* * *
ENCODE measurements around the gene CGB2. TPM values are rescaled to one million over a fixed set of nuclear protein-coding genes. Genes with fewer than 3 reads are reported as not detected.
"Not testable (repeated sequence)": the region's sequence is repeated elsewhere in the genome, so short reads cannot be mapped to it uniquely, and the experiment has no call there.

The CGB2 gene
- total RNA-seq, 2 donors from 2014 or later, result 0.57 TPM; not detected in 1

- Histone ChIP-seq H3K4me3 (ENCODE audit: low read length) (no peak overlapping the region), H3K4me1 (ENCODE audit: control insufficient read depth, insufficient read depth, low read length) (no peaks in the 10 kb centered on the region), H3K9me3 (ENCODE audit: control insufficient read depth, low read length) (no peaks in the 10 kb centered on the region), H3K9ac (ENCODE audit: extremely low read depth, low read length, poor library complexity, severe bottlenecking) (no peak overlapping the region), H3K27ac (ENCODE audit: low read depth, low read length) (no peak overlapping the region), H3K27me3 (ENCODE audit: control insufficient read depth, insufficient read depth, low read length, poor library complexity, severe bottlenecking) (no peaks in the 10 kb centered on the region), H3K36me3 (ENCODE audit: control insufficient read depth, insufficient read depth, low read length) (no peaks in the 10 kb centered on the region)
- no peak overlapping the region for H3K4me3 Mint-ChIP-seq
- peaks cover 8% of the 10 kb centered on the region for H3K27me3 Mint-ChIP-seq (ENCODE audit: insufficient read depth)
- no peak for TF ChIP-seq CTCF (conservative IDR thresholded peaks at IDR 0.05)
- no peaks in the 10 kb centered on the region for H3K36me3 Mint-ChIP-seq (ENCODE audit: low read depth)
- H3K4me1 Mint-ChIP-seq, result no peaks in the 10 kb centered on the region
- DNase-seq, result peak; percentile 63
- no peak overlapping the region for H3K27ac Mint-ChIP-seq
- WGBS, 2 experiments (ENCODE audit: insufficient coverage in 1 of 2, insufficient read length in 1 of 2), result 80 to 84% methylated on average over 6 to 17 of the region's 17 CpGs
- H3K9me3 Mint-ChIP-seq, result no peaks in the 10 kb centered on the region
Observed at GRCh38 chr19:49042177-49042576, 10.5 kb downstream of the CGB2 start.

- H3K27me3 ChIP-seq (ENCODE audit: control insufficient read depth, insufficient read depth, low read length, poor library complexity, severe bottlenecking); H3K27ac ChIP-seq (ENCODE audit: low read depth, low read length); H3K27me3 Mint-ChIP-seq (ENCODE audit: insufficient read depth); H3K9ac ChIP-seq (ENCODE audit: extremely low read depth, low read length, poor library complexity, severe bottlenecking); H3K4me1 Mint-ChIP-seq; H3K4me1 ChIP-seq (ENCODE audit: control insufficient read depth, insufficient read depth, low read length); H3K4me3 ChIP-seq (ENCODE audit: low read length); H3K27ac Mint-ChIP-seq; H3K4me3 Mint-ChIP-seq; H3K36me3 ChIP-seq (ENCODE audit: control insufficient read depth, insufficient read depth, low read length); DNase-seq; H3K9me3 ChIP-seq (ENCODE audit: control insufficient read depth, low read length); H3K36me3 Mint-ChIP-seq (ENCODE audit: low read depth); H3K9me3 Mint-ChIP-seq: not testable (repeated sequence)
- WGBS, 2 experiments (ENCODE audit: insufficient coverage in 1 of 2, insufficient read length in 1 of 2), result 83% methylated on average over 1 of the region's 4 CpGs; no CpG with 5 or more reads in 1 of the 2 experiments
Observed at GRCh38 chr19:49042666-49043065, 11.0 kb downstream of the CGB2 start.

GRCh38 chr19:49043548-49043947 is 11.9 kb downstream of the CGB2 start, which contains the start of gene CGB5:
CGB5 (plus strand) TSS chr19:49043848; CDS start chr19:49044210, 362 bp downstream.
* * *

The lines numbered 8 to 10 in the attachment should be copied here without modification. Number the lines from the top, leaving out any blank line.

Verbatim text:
- no peak for TF ChIP-seq CTCF (conservative IDR thresholded peaks at IDR 0.05)
- no peaks in the 10 kb centered on the region for H3K36me3 Mint-ChIP-seq (ENCODE audit: low read depth)
- H3K4me1 Mint-ChIP-seq, result no peaks in the 10 kb centered on the region